Airships set for Arctic’s heavy lifting

25 October 2009 | 05:34 Code : 19606 Geoscience events
Using blimps to deliver heavy payloads to remote northern sites has oft been touted...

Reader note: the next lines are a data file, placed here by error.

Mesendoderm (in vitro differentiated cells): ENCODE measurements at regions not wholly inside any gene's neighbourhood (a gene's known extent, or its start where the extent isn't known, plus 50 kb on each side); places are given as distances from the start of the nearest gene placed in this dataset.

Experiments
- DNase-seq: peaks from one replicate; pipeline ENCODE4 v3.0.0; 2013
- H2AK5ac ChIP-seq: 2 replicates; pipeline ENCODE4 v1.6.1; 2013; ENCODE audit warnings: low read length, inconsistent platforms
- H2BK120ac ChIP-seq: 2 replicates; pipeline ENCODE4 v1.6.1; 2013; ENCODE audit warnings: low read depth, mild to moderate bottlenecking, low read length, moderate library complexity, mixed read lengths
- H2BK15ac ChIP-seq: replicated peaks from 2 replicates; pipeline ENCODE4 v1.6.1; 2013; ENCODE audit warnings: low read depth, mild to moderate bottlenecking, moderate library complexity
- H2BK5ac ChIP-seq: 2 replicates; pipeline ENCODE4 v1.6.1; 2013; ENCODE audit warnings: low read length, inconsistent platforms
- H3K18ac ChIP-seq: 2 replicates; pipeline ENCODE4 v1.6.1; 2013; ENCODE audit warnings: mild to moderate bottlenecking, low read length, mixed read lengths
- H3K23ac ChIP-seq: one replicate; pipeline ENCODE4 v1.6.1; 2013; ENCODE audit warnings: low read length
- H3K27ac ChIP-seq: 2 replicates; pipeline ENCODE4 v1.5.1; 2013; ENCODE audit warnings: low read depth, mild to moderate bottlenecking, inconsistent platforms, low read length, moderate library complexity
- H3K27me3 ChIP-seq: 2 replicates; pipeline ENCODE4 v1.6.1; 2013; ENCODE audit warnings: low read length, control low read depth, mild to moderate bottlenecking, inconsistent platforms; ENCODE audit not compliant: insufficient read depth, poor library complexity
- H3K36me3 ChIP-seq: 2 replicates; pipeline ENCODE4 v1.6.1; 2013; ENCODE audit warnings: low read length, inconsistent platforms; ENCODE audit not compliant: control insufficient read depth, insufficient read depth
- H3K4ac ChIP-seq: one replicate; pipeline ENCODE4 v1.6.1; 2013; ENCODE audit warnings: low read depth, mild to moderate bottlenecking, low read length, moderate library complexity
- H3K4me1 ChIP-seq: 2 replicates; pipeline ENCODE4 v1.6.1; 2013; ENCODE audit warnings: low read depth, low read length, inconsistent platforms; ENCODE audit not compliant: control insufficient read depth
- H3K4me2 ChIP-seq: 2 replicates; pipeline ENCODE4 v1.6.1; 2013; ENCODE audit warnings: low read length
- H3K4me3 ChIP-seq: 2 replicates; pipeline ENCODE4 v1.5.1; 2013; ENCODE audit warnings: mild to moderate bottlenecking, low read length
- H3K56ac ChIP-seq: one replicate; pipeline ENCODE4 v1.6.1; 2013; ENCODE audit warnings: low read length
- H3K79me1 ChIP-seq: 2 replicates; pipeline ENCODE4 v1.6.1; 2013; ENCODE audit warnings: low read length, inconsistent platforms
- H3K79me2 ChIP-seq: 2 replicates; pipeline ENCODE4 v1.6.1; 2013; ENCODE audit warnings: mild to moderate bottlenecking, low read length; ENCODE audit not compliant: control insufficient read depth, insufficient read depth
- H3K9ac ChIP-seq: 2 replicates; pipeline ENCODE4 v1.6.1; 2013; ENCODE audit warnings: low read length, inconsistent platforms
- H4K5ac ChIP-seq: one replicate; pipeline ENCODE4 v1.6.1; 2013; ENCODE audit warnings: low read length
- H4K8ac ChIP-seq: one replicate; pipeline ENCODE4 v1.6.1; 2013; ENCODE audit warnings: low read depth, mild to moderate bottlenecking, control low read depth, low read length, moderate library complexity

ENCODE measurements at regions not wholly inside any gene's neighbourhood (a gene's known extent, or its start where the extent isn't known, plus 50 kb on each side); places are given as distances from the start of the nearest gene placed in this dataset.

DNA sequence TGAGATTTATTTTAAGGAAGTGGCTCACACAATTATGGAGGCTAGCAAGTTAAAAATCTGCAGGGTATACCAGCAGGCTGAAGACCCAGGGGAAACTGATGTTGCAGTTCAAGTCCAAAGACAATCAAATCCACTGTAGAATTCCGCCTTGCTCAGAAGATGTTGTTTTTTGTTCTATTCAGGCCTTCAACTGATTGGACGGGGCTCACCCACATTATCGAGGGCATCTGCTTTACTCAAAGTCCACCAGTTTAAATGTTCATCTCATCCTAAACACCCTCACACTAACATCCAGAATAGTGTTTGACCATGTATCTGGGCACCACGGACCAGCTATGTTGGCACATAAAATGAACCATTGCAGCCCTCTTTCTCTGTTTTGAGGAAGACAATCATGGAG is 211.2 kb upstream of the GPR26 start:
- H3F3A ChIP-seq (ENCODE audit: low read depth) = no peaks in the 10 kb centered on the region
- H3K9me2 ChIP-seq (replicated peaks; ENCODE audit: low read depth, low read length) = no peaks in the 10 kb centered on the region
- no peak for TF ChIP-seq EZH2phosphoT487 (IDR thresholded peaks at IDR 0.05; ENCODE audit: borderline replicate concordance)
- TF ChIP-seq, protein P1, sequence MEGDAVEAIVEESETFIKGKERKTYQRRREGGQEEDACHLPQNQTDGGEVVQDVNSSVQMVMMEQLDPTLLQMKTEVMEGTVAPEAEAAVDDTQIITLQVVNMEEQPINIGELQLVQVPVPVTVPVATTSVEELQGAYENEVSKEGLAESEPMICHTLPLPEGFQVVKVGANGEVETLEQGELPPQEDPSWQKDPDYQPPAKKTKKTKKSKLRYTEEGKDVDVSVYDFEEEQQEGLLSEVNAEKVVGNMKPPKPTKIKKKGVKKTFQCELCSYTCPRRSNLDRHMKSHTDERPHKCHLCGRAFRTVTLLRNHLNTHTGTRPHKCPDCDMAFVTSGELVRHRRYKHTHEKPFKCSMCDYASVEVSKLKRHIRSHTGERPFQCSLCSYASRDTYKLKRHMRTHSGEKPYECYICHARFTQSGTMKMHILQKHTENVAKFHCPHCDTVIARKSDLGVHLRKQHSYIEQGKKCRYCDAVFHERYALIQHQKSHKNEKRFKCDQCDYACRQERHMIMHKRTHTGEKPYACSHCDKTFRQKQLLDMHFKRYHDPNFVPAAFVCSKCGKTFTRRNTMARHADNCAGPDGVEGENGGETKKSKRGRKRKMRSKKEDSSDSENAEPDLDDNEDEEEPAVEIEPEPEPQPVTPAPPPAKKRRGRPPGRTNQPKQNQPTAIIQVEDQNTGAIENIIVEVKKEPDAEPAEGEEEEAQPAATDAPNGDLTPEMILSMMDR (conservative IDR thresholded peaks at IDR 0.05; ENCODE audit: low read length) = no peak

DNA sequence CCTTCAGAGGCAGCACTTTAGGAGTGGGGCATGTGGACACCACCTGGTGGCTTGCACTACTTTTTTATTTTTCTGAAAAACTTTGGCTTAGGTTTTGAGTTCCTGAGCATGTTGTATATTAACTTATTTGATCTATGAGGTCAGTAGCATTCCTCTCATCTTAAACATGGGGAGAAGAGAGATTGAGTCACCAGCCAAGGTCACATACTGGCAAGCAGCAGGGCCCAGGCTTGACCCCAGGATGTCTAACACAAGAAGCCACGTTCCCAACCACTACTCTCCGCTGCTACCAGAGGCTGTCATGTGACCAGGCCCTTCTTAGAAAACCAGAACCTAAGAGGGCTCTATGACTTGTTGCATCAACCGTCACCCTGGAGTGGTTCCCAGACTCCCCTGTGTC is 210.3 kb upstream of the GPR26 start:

Using blimps to deliver heavy payloads to remote northern sites has oft been touted as having cost and environmental benefits over traditional means of transportation.Now a concrete business case can be made for using the SkyHook HLV (heavy lift vehicle) airship in specific applications, such as moving an oil rig, instead of conventional means of transportation, said Boeing Co.’s Kenneth Laubsch, program manager of the Sky-Hook HLV."Our goal is 80,000 pounds of lift, or 40,000 U. S. tons (36,000 tonnes), and to be operating in completely austere conditions," Laubsch said of the SkyHookHLV, an aircraft Boeing has partnered with Calgary’s SkyHook International Inc. to bring to market.Still in the engineering phase, the first SkyHook aircraft is scheduled to fly in 2014. The airship will boast two and a half times the payload of an MI-26 helicopter--currently the world’s largest vertical lift aircraft--and burn about 10 per cent less fuel to move that payload, attendees of the fifth annual Airships to the Arctic conference in Calgary heard Thursday.Using supplier-provided data, the company can create detailed cost comparisons in specific applications of payload, such as pipeline construction, and produce an economic model detailing what it would cost to lease the SkyHook aircraft for the duration of a job.In the case of an oil rig, for instance, the SkyHook HLV could improve the entire logistics move for an experimental oil rig in an oilfield at significantly less cost than the current $60 million to $100 million they estimated it costs."We can actually move that experimental oil rig up to six times in a particular year, so we have the potential, what takes them three to eight years, to finish in one to two years," Laubsch said.They’ve done similar calculations for pipeline companies, oil and gas companies, wind turbine companies and manufacturers.Primary potential customers are oil, gas and mining companies and there’s been some interest in civil construction projects, he said, although customers are coming up with new applications for the airship all the time.Laubsch described the SkyHook airship as a forklift or a tugboat intended to do short-lift heavy haul."Basically it is a purpose-driven machine being designed for Arctic operations, whether in Russia, Arctic Ocean or northern Canada," Laubsch said.Earlier this week, SkyHook announced it had reached a collaborative agreement with Nippon Airship Corp. to commercialize the SkyHook HLV.At the conference, SkyHook International chief executive Richard Charron said what’s needed now is government support to help legitimize and validate the technology, and reinforce that the methodology is the wave of the future.It’s a way to assert sovereignty in the North, he told the Herald."If you think about the sovereignty of the North, how are you going to do that? You can’t move it by barge, you can’t move it by ship, you can’t fly it in," Charron said."You need some means of supplying to the North and it’s really important that the government stand behind this."Conference attendees also heard from Gordon Taylor, director of sales and marketing for Hybrid Air Vehicles, of the U. K., which has an eye on using its airship to bring equipment to the oilsands."We don’t see this as a primary role for the vehicle, but we do see it as a significant operational advantage," Taylor said.

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